I’m standing at the Roanoke Outlook, just beneath the Mill Mountain Star. It’s the world’s largest freestanding illuminated man-made star constructed in 1949 and I’m looking out on the magnificent Roanoke Valley. It’s beautiful here, but there’s still more to do at the Outlook. Like marvel at wild animals at the Mill Mountain Zoological Park. Or hike along the Appalachian Trail. Or see the Discovery Center, with its interactive exhibits of environmental education.
Called the best outdoor town on the East Coast, Roanoke is a fascinating place to visit. Filled with history, art museums, as well as the beauty of the Blue Ridge Mountains, I could have stayed longer than just a few days.
Downtown Roanoke – Where History Comes Alive
The showpiece of the city is Hotel Roanoke, built in 1882 around the time railroad was king, and now listed on the National Register of Historic Places. The elegant ambience preserves the nostalgic feel of a historical railroad hotel with contemporary amenities. Guests and locals alike enjoy Regency Room dining with their famous signature dish, peanut soup and spoon bread, served since the hotel opened. For convenience, the hotel is connected to the downtown area by a pedestrian walkway. hotelroanoke.com
Roanoke also has a world-class art museum in its midst. Showcasing modern American art with decorative arts, folk and regional art, the Taubman Museum of Art boasts more than 2,000 permanent works. The structure is a work of art unto itself. I loved the collection of Judith Leiber handbags, especially the personalized Roanoke Star Clutch decorative she created for the city. taubmanmuseum.org
History buffs will enjoy walking along the Railwalk, a convenient half-mile trek along an outdoor museum featuring interactive signage, displays and whistles, detailing Roanoke’s railroad history to the present day. I learned more about famous railroad photographer at the O. Winston Link Museum, located in the former Norfolk & Western Railway Station. The museum features a brief film and collection of photography from a man whose passion for the rail is now preserved for generations.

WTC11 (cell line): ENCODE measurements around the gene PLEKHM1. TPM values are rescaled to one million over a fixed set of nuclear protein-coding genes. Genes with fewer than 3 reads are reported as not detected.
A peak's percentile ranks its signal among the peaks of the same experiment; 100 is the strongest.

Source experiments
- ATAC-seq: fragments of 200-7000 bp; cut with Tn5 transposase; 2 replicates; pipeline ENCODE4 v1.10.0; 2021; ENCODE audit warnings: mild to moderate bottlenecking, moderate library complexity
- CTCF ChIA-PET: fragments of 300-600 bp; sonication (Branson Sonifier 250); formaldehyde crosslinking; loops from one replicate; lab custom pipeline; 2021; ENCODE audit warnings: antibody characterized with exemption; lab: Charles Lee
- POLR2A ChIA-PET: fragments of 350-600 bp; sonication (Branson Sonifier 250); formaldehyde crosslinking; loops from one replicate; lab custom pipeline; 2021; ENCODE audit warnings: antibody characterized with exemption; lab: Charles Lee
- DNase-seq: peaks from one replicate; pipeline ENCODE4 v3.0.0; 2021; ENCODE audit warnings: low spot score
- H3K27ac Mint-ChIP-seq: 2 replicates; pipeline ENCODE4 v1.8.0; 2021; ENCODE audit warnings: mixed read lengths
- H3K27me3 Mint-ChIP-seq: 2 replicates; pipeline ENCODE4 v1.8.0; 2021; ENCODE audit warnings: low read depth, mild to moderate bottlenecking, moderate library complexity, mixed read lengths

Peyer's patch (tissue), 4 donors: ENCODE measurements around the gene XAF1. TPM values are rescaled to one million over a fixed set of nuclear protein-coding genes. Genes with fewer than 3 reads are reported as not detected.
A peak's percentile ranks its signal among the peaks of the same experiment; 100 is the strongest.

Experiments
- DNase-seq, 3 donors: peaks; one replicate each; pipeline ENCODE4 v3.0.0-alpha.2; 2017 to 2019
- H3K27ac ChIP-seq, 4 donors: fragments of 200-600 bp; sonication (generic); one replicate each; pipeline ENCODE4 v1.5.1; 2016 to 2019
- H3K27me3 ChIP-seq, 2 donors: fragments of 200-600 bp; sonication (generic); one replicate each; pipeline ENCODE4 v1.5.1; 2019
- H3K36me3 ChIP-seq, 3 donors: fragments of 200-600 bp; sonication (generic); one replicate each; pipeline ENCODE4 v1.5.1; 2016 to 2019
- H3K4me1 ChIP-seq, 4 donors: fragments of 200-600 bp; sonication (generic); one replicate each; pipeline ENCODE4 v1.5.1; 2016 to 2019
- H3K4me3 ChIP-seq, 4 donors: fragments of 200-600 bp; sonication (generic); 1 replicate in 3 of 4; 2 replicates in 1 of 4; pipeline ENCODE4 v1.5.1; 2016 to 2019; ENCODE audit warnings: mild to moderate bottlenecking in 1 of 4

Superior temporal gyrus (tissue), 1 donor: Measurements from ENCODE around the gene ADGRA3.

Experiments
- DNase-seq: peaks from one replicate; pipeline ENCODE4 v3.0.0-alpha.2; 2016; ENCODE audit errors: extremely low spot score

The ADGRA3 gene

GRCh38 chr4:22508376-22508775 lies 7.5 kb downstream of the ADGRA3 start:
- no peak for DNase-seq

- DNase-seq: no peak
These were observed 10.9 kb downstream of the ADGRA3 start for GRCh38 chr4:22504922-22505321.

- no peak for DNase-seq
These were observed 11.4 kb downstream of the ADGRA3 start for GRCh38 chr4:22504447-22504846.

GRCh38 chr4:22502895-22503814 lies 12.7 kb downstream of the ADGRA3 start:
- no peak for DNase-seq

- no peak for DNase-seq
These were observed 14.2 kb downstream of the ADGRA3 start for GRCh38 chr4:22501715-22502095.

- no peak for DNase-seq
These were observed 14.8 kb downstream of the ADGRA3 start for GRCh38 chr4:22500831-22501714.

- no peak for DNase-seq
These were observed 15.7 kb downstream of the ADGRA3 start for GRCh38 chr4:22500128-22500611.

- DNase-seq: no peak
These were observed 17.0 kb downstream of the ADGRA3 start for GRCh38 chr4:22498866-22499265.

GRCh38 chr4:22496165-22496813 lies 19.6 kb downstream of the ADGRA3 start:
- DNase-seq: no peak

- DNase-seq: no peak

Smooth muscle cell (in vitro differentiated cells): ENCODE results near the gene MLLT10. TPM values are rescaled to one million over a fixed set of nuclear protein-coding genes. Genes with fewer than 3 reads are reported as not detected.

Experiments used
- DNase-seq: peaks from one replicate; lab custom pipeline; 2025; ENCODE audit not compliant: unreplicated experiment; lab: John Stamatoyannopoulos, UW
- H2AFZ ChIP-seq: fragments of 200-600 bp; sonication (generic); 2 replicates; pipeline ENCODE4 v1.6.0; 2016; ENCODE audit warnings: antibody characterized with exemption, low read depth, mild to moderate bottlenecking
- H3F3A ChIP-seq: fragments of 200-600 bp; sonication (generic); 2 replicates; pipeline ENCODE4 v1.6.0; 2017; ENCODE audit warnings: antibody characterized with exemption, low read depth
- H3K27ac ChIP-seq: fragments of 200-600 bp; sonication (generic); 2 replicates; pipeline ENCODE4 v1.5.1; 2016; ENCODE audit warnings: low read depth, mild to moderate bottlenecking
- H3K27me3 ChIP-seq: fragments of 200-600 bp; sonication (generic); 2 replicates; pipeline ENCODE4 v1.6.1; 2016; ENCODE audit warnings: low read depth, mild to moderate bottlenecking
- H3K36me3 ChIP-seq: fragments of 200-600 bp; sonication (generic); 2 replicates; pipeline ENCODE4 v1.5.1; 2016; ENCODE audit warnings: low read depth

Virginia’s Blue Ridge
Driving along the parkway, I couldn’t help but get caught up in its serene majesty. The 469 miles of Blue Ridge Parkway is a National Scenic Byway and All-American Road, the most visited in the U.S. National Park System. Smith Mountain Lake, the “Jewel of the Blue Ridge Mountains,” is where the recent “Lake Effects” was filmed, a Hallmark original movie. The resort is filled with lots of family-friendly activities. Also along the parkway is the Booker T. Washington National Monument, where you can learn more about this prominent African American educator and orator.
The Crooked Road – Virginia’s Heritage Music Trail
Traditional bluegrass, old-time string bands and gospel music is the soul of Virginia. Experience authentic mountain music where it was born, along the 300 miles of The Crooked Road. At the Blue Ridge Institute and Museum of Ferrum College in Rocky Mount, discover all about Appalachian folklore and culture. Music festivals are held year-round. So no matter when you go, the crafts, quilts, coon dog races, horse pulls, vintage farm machinery, car culture, and old-time foods are a great way to get a feel for these traditions. crookedroad.org
Find your way to Roanoke this fall and be a “leaf peeper.” It promises to be quite a show! For more information, go to visitroanokeva.com, virginia.org.